His inconsistency on the offensive end also has a lot to do with his shot selection. He is extremely aggressive in one-on-one situations, and shows a knack for creating space to get his shot off with quick crossovers and hesitation moves, but Mason-Griffin gets a bit trigger happy from the perimeter. Mason-Griffin is typically in score-first mode when he gets the ball, taking off-balance jumpers and never hesitating to create his own shot.
He is more than capable of handling pressure and using his body to shield the ball, which makes Mason-Griffin an impressive, but often over-aggressive, ball-handler. Though he’s capable of creating shots for his teammates in drive-and-dish situations, most of his assists this season came off of relatively simple passes to open teammates, since he was looking for his shot when he put the ball on the floor. Mason-Griffin isn’t a playmaker in the purest sense, but he does a nice job finding the open man in transition or when he simply can’t create enough separation to get his own shot off.
The majority of his turnovers came from getting too aggressive and trying to break down multiple defenders on the perimeter. His ability to improve as a creator will be a key part of his stock. He's at times willing to give the ball up to the open man, but appears to prefer going one-on-one and trying to score himself.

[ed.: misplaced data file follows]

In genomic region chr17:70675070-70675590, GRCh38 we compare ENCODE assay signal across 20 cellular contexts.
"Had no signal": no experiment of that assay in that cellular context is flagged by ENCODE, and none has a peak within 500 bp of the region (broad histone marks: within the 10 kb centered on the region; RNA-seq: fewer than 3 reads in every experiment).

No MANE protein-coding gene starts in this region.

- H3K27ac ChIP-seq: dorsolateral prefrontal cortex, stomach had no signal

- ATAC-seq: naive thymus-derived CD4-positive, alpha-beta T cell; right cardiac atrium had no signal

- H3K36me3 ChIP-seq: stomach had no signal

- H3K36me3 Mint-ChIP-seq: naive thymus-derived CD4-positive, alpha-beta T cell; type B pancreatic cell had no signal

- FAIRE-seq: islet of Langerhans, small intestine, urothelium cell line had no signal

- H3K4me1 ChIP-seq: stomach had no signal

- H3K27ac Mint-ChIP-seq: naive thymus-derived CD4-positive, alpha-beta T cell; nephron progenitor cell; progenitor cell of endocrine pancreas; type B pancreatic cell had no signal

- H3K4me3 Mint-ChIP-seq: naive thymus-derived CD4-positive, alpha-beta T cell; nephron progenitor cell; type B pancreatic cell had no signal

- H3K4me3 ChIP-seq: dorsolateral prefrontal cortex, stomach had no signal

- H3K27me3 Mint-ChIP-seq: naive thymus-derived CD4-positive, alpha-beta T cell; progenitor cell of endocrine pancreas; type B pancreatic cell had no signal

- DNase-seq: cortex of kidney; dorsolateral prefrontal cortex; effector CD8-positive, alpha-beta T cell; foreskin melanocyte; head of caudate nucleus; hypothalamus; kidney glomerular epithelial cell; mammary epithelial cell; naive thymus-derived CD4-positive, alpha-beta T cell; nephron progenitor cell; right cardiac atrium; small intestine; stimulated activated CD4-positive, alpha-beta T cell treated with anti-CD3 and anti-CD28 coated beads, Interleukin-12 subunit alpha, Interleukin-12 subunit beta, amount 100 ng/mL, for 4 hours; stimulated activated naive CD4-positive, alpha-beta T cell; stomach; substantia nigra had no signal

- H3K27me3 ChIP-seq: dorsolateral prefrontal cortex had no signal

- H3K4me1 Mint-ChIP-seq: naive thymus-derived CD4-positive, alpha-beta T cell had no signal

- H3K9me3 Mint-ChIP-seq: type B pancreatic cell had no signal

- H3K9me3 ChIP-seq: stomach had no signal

Defensively, Mason-Griffin doesn’t have the tools to make a dynamic impact and could be a liability at the NBA level. His lack of length limits his ability to contest shots and force turnovers. Though he shows good lateral quickness in spurts, his short strides hurt his ability to recover once his man gets a step on him. In one-on-one situations, he’s able to keep up with his man’s first move, but has a hard time denying penetration against players capable of stringing multiple moves together.
Though Mason-Griffin’s ability to score certainly deserves recognition, his lack of finishing ability, underdeveloped playmaking skills and below average physical tools, and his decision to leave school early are questionable at best. There simply aren’t many players in his mold playing prominent roles in the NBA, and most of them came into the League far more ready to contribute than Mason-Griffin is right now.
While this draft class lacks depth at point guard, Mason-Griffin will be competing with an array of more experienced and more talented guards for draft position in workouts. He is likely 2-3 years away from developing into, at best, a backup point guard, which could make it difficult to justify spending a draft pick and/or roster spot on him when there are equally talented, but far more ready players available in the D-League or overseas.